Projections Movie Blog


‘Winter’s Tale’ director aiming for ‘ridiculously romantic’ adult fairy tale

Dennis King Published: February 14, 2014


NEW YORK – A cynic might suggest that the script for “Winter’s Tale” seems to have been written on a doily – all curious curlicues and fanciful filigrees – and that the film looks as if it were shot inside a snow globe of frosty, fantastical New York City tableaux.

Akiva Goldsman
Akiva Goldsman

But Oscar-winning screenwriter and first-time director Akiva Goldsman (“A Beautiful Mind”) is certainly no cynic, and in adapting Mark Helprin’s sprawling, 1983 novel of magical realism and romance he admits he was aiming for something that could unabashedly be called an adult fairy tale.

“I think this is very pointedly a fairy tale for grown-ups,” Goldsman said during a press conference hosted by Warner Bros. at the Crosby Street Hotel in SoHo. “The reason it’s a fairy tale for grown-ups is that life isn’t simple, that life includes loss. And life doesn’t end with loss. Life requires life beyond loss. And this movie is a ‘hail Mary’ to faith.”

“Winter’s Tale” is set in a mythical New York City and spans a century – from the early 1900s to 2014 – as it follows the star-crossed love affair of raffish young burglar and safecracker Peter Lake (Colin Farrell) and the tragically consumptive Park Avenue newspaper heiress Beverly Penn (“Downton Abbey’s” Jessica Brown Findlay). Hovering like a cold shadow over their romance is demonic Irish mobster Pearly Soames (Russell Crowe), who took the orphaned Peter under his wing and now wants to extract deadly revenge as the lad tries to go straight.

The novel was acclaimed for its deft blending of realism and fantasy, and the movie attempts to do the same – featuring nitty-gritty scenes shot on location in all five boroughs of New York interspersed with fanciful scenes of miracle-dispensing beams of light and appearances by a winged white horse.

“‘Winter’s Tale’ starts off as this very elusive genre of magical realism, which is not something we typically do as Americans, you know, the co-existence of serious dramatic scenes and a flying white horse,” Goldsman said. “That is either delightful to you or aversive. To me it has something remarkable in it. It divided people and drew people in from the moment the book was published all the way through this project. For me, what it finally became, is kind of a secret message, a decoder ring and a nod to people who have had loss and the need to believe in magic.”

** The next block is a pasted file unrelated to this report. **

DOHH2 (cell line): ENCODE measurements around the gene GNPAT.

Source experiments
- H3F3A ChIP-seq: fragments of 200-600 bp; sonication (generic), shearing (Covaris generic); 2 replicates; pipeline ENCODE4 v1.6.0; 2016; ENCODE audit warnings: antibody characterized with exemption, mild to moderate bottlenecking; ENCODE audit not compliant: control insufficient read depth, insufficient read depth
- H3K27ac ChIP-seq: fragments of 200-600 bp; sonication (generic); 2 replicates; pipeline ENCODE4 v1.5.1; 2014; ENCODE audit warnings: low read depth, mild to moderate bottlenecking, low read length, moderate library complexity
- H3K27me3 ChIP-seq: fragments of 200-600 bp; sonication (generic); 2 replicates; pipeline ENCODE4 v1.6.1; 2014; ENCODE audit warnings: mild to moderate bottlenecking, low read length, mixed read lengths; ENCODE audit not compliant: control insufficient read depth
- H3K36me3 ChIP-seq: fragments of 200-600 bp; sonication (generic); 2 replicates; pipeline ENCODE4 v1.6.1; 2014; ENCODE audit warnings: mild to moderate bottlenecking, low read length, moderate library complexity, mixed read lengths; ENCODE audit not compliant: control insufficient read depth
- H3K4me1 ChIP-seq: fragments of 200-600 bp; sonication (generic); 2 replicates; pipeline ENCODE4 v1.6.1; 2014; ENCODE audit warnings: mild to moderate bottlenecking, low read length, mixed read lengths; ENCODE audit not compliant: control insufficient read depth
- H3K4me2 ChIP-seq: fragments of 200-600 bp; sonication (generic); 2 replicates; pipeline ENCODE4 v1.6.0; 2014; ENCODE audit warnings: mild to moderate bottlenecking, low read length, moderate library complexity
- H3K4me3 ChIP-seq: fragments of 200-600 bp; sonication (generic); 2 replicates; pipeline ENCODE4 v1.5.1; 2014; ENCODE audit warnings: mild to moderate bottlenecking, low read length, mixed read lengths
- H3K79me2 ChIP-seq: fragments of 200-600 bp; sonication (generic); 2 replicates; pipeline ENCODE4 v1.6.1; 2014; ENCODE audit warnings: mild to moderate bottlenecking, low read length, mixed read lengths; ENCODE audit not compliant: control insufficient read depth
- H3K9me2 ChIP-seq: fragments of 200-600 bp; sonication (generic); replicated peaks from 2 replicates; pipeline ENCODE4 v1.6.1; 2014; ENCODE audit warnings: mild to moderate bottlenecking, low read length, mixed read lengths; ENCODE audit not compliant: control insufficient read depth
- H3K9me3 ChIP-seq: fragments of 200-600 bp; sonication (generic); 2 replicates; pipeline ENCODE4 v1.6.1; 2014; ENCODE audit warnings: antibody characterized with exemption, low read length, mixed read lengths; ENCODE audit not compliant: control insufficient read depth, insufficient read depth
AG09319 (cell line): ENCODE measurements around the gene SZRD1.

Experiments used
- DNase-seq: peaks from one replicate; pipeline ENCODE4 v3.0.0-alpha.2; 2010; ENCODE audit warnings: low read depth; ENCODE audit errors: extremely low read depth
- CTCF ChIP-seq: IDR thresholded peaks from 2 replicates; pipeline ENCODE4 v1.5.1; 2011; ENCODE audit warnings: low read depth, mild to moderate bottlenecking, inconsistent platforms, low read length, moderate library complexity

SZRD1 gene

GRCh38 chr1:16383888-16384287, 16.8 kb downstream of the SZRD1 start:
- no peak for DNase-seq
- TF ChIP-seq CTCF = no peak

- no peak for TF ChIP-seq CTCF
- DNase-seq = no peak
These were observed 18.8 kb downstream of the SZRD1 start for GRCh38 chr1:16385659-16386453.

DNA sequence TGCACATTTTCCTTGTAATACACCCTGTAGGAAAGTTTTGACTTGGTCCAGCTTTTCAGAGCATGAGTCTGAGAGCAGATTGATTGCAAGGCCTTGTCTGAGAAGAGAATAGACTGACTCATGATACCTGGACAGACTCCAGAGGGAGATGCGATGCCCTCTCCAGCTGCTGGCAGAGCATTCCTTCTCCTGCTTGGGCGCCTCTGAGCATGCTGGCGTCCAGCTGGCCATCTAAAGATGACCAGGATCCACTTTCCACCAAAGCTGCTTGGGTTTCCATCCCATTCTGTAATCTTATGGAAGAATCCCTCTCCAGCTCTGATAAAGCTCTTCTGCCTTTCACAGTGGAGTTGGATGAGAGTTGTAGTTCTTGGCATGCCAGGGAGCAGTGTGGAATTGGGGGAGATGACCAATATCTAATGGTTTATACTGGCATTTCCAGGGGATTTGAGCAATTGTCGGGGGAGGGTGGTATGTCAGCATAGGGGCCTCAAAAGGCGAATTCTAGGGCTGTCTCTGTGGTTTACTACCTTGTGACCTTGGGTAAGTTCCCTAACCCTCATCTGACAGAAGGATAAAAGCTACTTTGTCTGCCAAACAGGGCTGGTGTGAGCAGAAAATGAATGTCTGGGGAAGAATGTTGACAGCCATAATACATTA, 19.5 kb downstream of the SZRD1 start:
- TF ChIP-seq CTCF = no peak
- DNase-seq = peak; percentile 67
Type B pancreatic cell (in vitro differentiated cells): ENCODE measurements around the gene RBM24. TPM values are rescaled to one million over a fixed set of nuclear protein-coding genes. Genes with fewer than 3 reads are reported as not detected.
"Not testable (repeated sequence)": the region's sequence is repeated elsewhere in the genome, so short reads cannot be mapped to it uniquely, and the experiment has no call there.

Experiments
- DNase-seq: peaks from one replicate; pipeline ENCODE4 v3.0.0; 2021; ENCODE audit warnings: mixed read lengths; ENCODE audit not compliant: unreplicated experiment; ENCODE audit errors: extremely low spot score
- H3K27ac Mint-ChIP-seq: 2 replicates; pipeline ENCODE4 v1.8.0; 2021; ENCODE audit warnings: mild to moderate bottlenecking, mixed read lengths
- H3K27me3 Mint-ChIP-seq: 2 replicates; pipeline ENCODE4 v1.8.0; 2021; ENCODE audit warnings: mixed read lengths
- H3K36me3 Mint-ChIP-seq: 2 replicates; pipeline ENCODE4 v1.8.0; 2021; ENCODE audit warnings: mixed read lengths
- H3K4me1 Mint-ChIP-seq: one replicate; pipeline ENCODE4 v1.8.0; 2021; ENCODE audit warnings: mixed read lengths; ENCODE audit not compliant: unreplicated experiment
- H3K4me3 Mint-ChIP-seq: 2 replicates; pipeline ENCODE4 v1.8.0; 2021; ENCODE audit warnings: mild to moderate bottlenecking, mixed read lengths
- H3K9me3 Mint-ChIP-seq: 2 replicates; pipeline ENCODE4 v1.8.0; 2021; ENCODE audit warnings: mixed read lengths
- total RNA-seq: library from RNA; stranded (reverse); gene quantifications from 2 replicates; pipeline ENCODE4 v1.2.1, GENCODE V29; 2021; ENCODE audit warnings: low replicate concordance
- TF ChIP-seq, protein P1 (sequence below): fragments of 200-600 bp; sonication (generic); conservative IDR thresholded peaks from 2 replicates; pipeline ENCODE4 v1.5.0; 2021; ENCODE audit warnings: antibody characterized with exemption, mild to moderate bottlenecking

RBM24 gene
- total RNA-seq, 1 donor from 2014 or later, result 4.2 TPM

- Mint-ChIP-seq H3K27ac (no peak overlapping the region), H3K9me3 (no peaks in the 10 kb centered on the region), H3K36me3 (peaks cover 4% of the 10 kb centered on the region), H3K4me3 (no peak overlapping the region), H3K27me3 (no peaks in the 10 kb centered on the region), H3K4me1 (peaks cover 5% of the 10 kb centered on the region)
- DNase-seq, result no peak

Adapting Helprin’s complicated, nearly 800-page novel for the screen was no simple matter. But, then, Goldsman has proven himself a master of that particular craft – having produced scripts for such literary works as “A Time to Kill,” “The Da Vinci Code,” “A Beautiful Mind” (for which he won an Oscar) and others.

“Adaptation is always the same process for me,” he said. “It’s some version of throwing the book at a wall and seeing which pages fall out. Trying to imagine, remember the story, and then put it down and write sort of an outline without the book in front of you, with some hope that what you like about it will be filtered and distilled out through your memory.

“This one was easier than it appears to be because there are 300 or so pages in the middle dedicated to a character named Hardesty Marratta, who existed in one draft (of the screenplay) but never made it past that first draft,” he continued. “And so really the book was smaller than it might have seemed to be when it came to adaptation.”

Although some elements of “Winter’s Tale” will undoubtedly be construed as heavily sentimental and cloying by harsher critics, Goldsman boldly embraces those assertions and calls the film “insanely romantic.”

Furthermore, he refuses to be cynical.

“I love the novel, which is not cynical, and I love entertainment that is not cynical. I choose not to be cynical,” the director said. “I’ll go toe to toe with anyone in the room over reasons to be cynical. So it’s a choice. And for me it’s a worthwhile one and a worthwhile communication. Because the other is too easy. There are too many reasons, I think, to give up or to not care. It’s my choice. I don’t say it’s right or wrong, but it’s mine. To then convey cynical ideas would be not true for me.

“Doesn’t mean that I can’t be as old and tired and begrudging of the universe as anyone at the end of a long day,” he said. “I try to practice the belief that there is reasonableness and meaning. Some days it’s a lot harder than others, but I’d like that message to be what I do. It kind of always has been. It’s not that life has given me less reason to be cynical. It has given me more, but I choose to push back.”